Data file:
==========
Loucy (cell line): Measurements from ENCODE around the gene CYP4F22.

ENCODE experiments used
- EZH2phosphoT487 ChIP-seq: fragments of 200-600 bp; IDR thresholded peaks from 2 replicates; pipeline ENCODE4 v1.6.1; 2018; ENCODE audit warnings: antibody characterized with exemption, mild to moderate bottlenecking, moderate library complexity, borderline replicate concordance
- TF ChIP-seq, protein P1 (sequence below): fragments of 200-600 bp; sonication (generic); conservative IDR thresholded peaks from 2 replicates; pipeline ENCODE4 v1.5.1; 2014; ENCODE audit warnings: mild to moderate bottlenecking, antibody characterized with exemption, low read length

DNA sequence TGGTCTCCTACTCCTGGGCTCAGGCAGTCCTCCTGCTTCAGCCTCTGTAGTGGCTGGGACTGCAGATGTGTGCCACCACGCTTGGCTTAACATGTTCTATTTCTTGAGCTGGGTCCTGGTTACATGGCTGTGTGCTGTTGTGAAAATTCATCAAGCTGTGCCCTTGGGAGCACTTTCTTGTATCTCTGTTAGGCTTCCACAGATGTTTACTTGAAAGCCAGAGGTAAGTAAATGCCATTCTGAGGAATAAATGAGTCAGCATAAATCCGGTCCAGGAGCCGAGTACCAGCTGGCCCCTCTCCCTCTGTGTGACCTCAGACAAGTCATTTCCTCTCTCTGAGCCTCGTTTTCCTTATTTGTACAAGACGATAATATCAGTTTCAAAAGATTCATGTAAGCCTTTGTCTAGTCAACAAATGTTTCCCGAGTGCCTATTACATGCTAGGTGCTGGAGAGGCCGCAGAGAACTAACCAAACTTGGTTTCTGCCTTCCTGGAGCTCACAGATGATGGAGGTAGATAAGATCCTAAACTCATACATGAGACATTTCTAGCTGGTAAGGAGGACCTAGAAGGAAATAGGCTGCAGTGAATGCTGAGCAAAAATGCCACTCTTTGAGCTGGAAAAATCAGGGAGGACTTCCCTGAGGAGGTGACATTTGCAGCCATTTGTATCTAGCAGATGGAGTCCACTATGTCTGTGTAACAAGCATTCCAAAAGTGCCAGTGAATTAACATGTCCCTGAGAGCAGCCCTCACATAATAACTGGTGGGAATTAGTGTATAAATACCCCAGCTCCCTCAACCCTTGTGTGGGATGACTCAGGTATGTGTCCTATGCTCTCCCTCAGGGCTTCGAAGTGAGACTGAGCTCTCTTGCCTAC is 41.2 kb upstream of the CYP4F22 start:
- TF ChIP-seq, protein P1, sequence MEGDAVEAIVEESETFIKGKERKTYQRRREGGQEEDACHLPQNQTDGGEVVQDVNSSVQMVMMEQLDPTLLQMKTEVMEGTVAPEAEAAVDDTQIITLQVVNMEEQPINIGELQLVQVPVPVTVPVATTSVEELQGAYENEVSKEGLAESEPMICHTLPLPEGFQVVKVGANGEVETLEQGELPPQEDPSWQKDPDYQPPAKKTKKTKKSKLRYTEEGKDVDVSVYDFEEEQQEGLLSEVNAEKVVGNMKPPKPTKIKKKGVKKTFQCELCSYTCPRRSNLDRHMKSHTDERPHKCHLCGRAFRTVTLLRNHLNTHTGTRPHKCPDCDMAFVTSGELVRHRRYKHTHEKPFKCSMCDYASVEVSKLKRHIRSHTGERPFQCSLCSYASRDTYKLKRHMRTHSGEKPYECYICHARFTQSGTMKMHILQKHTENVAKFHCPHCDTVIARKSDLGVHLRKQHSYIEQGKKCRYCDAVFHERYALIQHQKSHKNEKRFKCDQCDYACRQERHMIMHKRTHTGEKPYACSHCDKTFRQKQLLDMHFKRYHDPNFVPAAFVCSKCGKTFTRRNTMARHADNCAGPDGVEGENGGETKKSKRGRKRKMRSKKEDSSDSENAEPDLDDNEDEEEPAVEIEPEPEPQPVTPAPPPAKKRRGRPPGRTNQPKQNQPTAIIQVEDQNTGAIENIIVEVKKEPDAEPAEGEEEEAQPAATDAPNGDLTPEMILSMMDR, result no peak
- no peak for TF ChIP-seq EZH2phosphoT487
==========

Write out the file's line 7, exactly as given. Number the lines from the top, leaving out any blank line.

- no peak for TF ChIP-seq EZH2phosphoT487